Bone density scanning, also called dual-energy x-ray absorptiometry (DXA) or bone densitometry, is an enhanced form of x-ray technology that is used to measure bone loss, also known as osteoporosis. Osteoporosis is a disease that gradually weakens the bones, leading to bone fragility and an increase chance of fractures to the spine, hips and wrists. DEXA scanning can identify low bone density in patients at an early stage, enabling doctors to prescribe appropriate treatment before the condition worsens DEXA is today’s established standard for measuring bone mineral density (BMD).
DEXA is most commonly used to diagnose osteoporosis. Postmenopausal women are the most at risk of developing this disease, but it can affect both men and women at any age.
Bone Density testing is strongly recommended if you:
- are a post-menopausal woman and not taking estrogen.
- have a personal or maternal history of hip fracture or smoking.
- are a post-menopausal woman who is tall (over 5 feet 7 inches) or thin (less than 125 pounds).
- are a man with clinical conditions associated with bone loss.
- use medications that are known to cause bone loss, including corticosteroids such as Prednisone, various anti-seizure medications such as Dilantin and certain barbiturates, or high-dose thyroid replacement drugs.
- have type 1 (formerly called juvenile or insulin-dependent) diabetes, liver disease, kidney disease or a family history of osteoporosis.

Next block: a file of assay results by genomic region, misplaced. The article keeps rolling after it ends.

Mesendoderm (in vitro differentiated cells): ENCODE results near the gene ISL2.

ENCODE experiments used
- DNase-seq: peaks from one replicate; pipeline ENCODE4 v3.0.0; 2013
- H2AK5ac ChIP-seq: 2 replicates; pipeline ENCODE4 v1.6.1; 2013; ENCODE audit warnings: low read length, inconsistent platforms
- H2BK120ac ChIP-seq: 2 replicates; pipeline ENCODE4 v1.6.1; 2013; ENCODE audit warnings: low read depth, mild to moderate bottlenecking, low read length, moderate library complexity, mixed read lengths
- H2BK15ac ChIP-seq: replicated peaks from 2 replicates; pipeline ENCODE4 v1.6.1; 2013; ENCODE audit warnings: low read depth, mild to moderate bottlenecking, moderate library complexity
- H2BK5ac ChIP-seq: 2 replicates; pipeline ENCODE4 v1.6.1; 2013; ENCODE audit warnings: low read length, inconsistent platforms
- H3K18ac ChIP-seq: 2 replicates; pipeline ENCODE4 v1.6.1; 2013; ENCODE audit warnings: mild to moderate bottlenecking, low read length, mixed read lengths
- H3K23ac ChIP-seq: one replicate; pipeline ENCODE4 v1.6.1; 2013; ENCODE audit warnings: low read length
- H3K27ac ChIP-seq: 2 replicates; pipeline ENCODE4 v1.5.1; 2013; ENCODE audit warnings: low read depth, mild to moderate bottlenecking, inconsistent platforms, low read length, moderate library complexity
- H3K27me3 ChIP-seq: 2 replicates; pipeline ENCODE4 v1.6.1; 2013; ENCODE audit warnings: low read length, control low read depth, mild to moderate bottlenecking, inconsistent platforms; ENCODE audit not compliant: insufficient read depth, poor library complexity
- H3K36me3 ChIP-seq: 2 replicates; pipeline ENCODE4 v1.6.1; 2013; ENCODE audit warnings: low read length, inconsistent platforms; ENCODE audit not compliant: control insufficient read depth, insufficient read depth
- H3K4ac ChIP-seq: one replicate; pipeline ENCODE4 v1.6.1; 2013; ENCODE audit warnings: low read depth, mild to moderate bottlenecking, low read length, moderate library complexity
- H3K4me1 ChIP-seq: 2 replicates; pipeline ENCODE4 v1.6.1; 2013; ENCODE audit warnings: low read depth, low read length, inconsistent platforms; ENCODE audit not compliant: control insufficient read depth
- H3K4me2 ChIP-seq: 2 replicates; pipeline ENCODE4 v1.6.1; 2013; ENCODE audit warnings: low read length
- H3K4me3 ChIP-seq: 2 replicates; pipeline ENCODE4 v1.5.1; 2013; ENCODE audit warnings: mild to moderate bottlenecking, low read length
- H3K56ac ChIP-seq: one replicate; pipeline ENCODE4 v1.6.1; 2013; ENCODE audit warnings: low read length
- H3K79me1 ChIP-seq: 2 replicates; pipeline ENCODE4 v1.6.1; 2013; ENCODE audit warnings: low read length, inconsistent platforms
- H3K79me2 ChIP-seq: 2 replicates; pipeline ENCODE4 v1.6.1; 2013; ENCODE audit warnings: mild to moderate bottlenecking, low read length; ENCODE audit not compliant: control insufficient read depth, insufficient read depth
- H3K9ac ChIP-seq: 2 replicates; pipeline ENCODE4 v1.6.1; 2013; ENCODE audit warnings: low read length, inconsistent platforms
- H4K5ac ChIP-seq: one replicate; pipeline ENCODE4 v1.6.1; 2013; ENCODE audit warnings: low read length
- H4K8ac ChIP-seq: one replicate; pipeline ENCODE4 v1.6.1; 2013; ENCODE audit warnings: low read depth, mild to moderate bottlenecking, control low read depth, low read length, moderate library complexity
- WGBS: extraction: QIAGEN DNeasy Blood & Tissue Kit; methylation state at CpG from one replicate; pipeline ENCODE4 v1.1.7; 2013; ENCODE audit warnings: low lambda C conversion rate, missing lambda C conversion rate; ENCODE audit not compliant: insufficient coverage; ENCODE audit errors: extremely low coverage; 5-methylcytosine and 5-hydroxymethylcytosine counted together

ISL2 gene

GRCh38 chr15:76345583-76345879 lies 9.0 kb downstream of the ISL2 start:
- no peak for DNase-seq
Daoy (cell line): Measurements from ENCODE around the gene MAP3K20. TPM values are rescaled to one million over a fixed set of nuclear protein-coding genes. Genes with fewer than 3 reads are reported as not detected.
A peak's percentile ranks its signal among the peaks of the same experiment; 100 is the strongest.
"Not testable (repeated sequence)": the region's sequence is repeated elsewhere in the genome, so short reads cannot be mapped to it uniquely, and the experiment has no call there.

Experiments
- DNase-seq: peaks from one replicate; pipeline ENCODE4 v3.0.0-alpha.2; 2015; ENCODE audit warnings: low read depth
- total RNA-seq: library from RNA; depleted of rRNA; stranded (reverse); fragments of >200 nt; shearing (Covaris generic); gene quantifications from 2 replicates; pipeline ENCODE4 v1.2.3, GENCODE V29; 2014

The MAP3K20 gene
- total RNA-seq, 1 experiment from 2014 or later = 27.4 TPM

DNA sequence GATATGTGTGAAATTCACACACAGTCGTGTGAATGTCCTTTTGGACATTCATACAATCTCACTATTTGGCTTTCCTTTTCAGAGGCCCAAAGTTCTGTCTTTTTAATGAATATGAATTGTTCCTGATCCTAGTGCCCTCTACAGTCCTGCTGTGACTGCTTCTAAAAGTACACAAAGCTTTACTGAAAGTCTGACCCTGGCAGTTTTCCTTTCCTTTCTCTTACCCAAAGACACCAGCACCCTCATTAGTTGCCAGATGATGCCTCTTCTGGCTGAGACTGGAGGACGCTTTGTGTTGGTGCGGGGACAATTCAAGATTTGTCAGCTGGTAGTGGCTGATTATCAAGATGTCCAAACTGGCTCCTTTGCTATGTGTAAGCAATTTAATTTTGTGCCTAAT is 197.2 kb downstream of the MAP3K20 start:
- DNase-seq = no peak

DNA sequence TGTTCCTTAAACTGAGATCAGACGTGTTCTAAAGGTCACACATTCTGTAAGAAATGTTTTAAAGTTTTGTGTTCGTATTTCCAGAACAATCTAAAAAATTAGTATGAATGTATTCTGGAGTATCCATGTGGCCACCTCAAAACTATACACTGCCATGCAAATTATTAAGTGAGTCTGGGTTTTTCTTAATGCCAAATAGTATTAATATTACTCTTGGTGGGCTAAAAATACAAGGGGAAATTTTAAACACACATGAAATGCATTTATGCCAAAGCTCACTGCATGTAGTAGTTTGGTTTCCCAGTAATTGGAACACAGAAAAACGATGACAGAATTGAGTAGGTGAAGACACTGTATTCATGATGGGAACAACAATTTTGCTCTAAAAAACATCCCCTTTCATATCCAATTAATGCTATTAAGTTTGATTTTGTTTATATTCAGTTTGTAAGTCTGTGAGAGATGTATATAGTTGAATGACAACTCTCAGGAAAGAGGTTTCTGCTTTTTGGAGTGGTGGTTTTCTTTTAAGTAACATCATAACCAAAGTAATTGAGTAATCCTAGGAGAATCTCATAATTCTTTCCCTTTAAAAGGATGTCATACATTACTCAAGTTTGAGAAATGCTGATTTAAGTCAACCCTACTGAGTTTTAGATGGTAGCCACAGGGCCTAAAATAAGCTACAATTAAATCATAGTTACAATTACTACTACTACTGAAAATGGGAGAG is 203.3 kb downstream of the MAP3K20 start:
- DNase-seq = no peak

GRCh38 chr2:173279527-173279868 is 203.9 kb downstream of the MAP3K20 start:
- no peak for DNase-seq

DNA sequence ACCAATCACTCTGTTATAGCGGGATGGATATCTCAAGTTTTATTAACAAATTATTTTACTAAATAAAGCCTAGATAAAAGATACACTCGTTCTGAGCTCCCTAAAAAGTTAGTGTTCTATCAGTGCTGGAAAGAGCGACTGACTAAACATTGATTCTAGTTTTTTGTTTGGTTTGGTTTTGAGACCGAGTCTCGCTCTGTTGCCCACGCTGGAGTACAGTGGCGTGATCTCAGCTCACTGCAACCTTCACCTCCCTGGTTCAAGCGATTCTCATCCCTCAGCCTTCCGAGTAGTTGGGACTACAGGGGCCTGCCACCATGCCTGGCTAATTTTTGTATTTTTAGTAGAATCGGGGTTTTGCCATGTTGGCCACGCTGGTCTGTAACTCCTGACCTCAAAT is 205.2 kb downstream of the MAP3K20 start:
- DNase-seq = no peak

- have high bone turnover, which shows up in the form of excessive collagen in urine samples.
- have a thyroid condition, such as hyperthyroidism.
- have a parathyroid condition, such as hyperparathyroidism
- have experienced a fracture after only mild trauma.
- have had x-ray evidence of vertebral fracture or other signs of osteoporosis.
The Lateral Vertebral Assessment (LVA), a low-dose x-ray examination of the spine to screen for vertebral fractures that is performed on the DXA machine, may be recommended for older patients, especially if:
- they have lost more than an inch of height.
- have unexplained back pain.
- if a DXA scan gives borderline readings
On the day of the exam you may eat normally. You should not take calcium supplements for at least 24 hours before your exam.
You should wear loose, comfortable clothing, avoiding garments that have zippers, belts or buttons made of metal. Objects such as keys or wallets that would be in the area being scanned should be removed.
Inform your physician if you recently had a barium examination or have been injected with a contrast material for a computed tomography (CT) scan or radioisotope scan. You may have to wait 10 to 14 days before undergoing a DXA test.
Women should always inform their physician and x-ray technologist if there is any possibility that they are pregnant. Many imaging tests are not performed during pregnancy so as not to expose the fetus to radiation. If an x-ray is necessary, precautions will be taken to minimize radiation exposure to the baby.